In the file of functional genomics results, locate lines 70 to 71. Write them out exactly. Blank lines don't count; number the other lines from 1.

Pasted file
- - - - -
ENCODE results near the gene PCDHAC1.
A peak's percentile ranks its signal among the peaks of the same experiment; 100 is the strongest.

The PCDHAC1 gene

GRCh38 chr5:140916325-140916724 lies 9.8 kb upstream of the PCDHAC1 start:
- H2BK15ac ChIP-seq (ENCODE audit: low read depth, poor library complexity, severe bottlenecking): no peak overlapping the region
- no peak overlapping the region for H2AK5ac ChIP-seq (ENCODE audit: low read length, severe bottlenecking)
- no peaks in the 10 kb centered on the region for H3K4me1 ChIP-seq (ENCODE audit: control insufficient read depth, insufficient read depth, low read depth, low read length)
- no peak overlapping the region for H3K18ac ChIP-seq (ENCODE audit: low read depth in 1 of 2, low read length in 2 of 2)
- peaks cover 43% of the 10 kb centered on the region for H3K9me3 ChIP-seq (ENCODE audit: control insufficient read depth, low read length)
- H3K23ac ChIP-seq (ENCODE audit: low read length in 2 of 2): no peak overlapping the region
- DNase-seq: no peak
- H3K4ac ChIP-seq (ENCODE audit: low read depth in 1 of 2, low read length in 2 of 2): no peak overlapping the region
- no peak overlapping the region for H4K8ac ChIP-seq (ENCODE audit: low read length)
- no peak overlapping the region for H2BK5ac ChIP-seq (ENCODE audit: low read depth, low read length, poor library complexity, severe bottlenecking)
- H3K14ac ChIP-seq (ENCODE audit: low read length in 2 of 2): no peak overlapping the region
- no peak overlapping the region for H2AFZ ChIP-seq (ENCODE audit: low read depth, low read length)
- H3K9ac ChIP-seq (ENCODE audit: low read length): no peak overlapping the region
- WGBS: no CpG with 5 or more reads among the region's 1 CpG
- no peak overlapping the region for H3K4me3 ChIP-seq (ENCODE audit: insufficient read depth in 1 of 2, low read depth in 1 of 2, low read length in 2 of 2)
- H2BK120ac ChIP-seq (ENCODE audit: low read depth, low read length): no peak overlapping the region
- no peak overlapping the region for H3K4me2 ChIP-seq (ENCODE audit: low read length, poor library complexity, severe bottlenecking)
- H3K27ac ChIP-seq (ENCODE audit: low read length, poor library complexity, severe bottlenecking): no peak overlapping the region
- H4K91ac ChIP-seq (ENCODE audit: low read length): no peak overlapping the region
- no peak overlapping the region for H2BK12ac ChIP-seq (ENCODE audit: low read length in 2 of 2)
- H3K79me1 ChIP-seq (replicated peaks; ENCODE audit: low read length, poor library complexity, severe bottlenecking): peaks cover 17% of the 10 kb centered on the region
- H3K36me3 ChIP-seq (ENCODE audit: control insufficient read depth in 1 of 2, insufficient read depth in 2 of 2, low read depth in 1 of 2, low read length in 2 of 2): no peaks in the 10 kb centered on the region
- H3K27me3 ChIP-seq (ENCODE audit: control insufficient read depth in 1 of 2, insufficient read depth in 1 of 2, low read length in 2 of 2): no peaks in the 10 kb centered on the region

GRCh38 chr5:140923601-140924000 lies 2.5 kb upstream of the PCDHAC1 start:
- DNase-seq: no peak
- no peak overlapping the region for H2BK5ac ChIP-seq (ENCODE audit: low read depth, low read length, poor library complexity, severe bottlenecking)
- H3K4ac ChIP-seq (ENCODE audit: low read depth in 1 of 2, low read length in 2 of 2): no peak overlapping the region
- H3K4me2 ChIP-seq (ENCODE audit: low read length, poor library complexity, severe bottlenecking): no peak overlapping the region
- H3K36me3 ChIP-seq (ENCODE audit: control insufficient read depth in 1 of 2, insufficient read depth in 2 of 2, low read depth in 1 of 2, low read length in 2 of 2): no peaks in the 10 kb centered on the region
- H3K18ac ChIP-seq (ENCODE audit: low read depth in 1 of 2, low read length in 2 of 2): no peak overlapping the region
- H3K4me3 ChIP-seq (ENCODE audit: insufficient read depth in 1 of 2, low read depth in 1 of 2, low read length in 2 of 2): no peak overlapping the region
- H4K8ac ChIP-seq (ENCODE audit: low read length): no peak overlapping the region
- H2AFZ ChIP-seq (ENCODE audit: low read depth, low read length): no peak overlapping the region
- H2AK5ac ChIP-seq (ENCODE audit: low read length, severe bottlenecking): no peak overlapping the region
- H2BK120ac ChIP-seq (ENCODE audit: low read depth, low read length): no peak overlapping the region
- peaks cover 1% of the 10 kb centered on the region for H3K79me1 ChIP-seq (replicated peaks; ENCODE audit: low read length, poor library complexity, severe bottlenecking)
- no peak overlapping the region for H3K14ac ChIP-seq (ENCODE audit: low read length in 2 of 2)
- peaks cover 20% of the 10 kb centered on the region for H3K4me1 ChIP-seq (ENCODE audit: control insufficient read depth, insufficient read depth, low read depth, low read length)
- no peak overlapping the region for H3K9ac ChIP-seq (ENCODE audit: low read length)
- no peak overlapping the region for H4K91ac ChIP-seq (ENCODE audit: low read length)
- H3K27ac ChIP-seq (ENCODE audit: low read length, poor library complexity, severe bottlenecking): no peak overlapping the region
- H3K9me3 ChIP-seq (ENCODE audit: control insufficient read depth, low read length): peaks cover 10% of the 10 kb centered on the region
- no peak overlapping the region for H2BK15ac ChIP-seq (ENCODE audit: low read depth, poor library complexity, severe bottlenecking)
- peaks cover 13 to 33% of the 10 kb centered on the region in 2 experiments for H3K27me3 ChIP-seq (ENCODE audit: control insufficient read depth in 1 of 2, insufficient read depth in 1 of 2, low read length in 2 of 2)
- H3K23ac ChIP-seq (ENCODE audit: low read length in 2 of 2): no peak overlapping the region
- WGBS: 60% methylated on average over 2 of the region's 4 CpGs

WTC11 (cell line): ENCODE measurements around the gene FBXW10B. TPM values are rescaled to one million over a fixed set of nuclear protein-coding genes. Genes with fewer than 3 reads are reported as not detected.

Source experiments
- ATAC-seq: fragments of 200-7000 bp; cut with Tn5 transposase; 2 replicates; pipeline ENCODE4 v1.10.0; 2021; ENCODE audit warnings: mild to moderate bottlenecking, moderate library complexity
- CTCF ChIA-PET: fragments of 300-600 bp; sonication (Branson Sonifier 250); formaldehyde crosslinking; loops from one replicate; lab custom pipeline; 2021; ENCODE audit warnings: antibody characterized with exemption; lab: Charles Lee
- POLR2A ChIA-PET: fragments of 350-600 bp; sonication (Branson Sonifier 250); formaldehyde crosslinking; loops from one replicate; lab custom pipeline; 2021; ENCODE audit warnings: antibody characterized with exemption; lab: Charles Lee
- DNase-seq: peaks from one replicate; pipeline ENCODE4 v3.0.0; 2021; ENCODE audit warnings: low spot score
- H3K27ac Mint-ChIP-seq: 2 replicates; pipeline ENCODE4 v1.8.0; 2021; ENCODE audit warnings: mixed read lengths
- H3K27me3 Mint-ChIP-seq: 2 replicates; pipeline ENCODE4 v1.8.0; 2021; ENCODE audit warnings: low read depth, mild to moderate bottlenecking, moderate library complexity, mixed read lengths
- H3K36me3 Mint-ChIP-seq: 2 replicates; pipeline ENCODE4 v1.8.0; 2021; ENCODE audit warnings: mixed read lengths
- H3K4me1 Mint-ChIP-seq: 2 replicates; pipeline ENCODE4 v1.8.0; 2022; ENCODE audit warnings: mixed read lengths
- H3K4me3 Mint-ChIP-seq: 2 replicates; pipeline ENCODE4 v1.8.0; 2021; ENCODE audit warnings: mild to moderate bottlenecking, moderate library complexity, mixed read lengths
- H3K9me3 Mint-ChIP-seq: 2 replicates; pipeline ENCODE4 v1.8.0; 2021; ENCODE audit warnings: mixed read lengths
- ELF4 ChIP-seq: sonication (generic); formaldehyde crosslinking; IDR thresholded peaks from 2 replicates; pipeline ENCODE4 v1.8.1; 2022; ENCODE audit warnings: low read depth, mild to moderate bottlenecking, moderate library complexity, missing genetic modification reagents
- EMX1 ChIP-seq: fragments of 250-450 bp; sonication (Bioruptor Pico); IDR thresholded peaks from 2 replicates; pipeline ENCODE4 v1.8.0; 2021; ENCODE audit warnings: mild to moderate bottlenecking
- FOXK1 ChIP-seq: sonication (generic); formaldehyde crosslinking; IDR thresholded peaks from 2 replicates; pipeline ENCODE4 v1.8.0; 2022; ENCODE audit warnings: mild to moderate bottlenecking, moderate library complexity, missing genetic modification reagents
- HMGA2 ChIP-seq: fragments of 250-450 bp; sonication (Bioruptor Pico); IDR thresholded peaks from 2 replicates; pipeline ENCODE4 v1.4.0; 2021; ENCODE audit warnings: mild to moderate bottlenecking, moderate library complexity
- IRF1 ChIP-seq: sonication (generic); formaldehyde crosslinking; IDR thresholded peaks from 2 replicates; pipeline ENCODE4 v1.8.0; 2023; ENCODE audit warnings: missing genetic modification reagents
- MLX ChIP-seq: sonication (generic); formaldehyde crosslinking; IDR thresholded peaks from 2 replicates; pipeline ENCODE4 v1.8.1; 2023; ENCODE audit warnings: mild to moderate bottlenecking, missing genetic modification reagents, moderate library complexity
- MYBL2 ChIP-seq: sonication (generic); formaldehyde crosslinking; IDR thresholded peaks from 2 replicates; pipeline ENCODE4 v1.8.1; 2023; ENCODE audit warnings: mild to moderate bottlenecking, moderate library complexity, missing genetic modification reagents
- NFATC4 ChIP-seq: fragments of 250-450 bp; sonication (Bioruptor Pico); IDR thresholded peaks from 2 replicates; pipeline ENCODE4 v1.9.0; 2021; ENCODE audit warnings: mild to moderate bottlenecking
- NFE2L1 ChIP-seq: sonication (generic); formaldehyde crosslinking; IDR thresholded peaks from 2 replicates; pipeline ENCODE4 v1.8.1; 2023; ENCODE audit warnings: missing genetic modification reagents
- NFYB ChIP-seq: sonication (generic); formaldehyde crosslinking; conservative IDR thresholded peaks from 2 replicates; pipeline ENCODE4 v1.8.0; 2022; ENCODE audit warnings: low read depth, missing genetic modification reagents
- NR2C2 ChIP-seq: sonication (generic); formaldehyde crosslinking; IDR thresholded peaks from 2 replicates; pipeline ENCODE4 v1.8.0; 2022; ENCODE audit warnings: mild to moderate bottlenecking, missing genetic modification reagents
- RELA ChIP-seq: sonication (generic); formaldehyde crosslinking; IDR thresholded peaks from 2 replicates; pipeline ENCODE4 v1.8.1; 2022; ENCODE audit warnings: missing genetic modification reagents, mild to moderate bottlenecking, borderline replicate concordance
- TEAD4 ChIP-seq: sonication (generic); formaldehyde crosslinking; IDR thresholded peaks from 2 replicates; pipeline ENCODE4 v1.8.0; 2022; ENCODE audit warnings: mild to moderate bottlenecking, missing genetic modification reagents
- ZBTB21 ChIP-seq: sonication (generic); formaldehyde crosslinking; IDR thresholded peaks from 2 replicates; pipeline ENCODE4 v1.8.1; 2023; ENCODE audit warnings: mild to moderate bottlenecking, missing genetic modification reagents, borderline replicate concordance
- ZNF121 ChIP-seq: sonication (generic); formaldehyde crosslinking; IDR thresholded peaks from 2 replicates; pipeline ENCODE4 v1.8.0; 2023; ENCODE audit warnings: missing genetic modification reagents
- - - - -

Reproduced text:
- NFATC4 ChIP-seq: fragments of 250-450 bp; sonication (Bioruptor Pico); IDR thresholded peaks from 2 replicates; pipeline ENCODE4 v1.9.0; 2021; ENCODE audit warnings: mild to moderate bottlenecking
- NFE2L1 ChIP-seq: sonication (generic); formaldehyde crosslinking; IDR thresholded peaks from 2 replicates; pipeline ENCODE4 v1.8.1; 2023; ENCODE audit warnings: missing genetic modification reagents